When New Pet Meets Old Pet - KCTV5

When New Pet Meets Old Pet

By Ann Smalley

Susan was heartbroken. At first, getting the little kitten to keep her other cat, Whiskers, company had seemed like such a good idea, but it obviously wasn't going to work out. From the first moment Susan had brought Tibs into the house and shown him to Whiskers, Whiskers behavior had been just awful. He had hissed and growled at the little newcomer and scratched Susan. Even worse, although Whiskers had been housetrained for years, Susan found a puddle on her bed that Whiskers had left, and then Whiskers, a neutered male, started spraying in the house. Susan sadly decided Tibs would have to go back to the shelter.

Pet owners may find this story all too familiar. Most of us who love animals like to have more than one around -- for some, the more the merrier. But it can be difficult to introduce a new pet into a household where there are already cats or dogs. Fights, behavior changes, and housetraining mistakes are all common consequences of upsetting the status quo. Too often, pets adopted from shelters as "company" for resident pets find themselves back at the shelter because "they just didn't get along." In some cases, the second pet is adopted to help "cure" the resident pet of bad behavior, perhaps barking or chewing. When this effort fails, both animals find themselves without a home.

When a new pet is introduced into a household, a period of stress and adjustment is inevitable for both humans and animals -- but there are ways to help make the transition a little easier on everyone. What kind, sex, and size of new animal you choose to bring home makes a difference, and how you stage the initial introduction is also important. Your own behavior for the first few weeks will influence how the resident regards the interloper, whether as friend or foe. For this reason, if you're considering adding another pet to the family, it's important before you bring home Number Two, Three, or Four to assess the situation, and decide if you're ready to cope with the problems that might arise.

People acquire more pets for many reasons. They love them and like having them around. They want to do the best thing for a pet they already have and get another one to keep the first one company while away at work all day. An abandoned animal at a shelter wins their hearts and they know they can't say no to him. And there are advantages to having more than one pet. Dogs love company, and having a companion can cut down on destructive or annoying behavior. Cats may play together and amuse themselves while left alone for long periods. But getting a second pet as company for the first does not mean that the animals will require less time from people. All companion animals need to develop and enjoy strong bonds with people, so another animal actually means a larger time commitment from the owner.

Someone considering bringing home another pet should also be aware of the potential problems that may develop. The introduction of a new animal is always going to be stressful for a resident pet, and stress has a way of finding an outlet. In dogs, it may lead to fighting, housetraining mistakes, and jealous behavior.

Cats may also fight -- even cats that have been best buddies for years. They become more susceptible to illness and disease when under stress. Cats, too, may become unhousetrained, and, in some cases, direct aggression towards their owners, as well as towards the newcomer.

Animals are extremely territorial and need enough space to call their own. Problems may arise from, or be aggravated by, forced proximity. Is there enough money to pay for vaccinations, veterinary care, food, toys, and all the other expenses of owning a pet? Every pet adds a little more responsibility.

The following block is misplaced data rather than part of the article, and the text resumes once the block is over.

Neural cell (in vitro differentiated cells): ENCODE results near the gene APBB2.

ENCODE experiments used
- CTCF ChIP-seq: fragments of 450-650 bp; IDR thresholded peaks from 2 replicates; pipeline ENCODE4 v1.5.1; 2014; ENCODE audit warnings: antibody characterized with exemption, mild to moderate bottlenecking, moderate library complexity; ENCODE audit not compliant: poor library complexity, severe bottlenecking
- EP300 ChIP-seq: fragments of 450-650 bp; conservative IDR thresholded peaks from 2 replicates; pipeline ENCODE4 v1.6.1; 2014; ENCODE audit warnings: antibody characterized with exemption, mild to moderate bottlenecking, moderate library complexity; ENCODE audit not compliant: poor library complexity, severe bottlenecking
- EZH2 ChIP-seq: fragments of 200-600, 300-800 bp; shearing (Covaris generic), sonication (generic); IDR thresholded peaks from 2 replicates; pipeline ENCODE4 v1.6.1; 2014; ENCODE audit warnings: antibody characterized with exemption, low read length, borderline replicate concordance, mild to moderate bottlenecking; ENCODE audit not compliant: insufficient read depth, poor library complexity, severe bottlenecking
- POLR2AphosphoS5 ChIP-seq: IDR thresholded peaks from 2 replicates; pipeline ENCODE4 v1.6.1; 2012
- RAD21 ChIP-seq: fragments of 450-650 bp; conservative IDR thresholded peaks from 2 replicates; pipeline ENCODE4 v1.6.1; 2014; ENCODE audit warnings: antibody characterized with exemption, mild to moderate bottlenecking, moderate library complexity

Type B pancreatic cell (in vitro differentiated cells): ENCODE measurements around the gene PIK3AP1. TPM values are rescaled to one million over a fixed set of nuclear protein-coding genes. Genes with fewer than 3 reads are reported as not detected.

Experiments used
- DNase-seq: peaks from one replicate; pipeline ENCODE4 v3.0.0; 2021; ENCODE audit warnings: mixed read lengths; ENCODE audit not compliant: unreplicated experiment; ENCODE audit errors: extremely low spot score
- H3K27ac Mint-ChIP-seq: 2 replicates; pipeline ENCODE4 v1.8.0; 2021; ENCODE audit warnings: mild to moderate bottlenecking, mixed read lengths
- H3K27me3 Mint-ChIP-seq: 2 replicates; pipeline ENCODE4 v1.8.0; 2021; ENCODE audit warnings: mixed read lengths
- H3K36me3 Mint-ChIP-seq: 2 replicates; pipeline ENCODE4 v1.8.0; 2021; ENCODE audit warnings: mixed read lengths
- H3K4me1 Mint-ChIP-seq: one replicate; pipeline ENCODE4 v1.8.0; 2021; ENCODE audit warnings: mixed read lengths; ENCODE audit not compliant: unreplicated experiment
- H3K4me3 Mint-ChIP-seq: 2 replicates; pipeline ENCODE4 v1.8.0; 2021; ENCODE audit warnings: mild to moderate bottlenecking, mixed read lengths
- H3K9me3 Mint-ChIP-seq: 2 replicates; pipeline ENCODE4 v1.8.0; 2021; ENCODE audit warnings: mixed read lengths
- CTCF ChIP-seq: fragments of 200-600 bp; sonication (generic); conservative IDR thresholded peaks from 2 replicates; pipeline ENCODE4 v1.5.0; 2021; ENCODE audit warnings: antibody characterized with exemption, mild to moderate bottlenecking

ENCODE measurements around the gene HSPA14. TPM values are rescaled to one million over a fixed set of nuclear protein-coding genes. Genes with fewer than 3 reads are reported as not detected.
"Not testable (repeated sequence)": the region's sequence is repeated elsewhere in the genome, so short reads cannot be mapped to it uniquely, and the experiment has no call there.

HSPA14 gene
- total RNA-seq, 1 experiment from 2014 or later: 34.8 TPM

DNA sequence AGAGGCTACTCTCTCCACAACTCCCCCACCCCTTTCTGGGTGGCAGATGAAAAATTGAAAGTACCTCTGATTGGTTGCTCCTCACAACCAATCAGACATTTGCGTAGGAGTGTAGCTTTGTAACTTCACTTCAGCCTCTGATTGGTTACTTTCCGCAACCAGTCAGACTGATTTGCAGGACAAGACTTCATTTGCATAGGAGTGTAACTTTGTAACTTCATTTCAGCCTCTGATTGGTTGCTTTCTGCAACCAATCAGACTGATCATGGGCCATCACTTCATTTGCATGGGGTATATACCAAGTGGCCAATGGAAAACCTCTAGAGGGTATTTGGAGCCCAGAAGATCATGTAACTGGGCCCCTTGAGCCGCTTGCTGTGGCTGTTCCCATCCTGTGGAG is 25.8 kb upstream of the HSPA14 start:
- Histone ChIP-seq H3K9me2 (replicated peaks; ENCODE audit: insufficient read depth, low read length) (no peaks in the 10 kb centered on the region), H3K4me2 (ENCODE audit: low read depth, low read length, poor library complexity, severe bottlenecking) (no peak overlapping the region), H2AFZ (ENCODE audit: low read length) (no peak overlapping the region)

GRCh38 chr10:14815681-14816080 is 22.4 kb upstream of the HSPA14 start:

If one has made the decision to add another pet, there are ways to stack the odds in favor of easier acceptance, fewer problems, and more harmonious multi-pet relationships. Some combinations are more likely to succeed than others. The best scenario is to start with two from the beginning. Littermates are ideal, either puppies or kittens. (Puppies require a bigger time commitment, for housetraining and later training.) Getting a puppy and a kitten at the same time is good, too, although a very small kitten could be harmed by a rambunctious puppy. A good time to introduce the puppy to the household is when the kitten is about six or seven months old and better able to defend itself and teach the puppy some manners.

When introducing a new pet to an already established resident animal, the less threatening the newcomer is, the better the chances he will be accepted. To animals, non-threatening means younger, smaller, and usually a different sex. For instance, a seven-year-old spayed female cat would probably feel intensely threatened by another adult female, even if he were also spayed. Chances that the two would ever get along are slim. On the other hand, she would probably accept a male kitten, who would pose no initial threat and would be young enough for the older cat to "train." Keep in mind, however, that a youngster can be very stressful on an elderly pet, since animals, as they age, become increasingly less able to cope with change.

Animals also tend to get along better when they are all spayed and neutered. Dr. Randall Lockwood, Vice President for Training Initiatives at The HSUS and a nationally known expert on canine behavior, notes, "Male aggression is fairly familiar, but I have also seen intact female dogs be extremely aggressive towards other intact females. Since territorial and dominance behaviors are affected by hormones, spaying and neutering naturally reduce these aggressive impulses."

Timing is also important. Since introducing a new animal is stressful to the residents, it makes sense not to do it at a time when they are already under stress -- when they have just moved to a new house or apartment, for instance, or when one is recovering from an illness or injury. Cats, in particular, are very routine-oriented; they like things done in the same way, at the same time, every day. Any disruption in their routine is stressful, so it's wise not to add the stress of a new animal at the same time a cat may be feeling stressed from another cause. This can work to an advantage, too; keeping to a familiar routine can help reassure a resident cat and help minimize the stress of the newcomer's presence once the animal is in the house.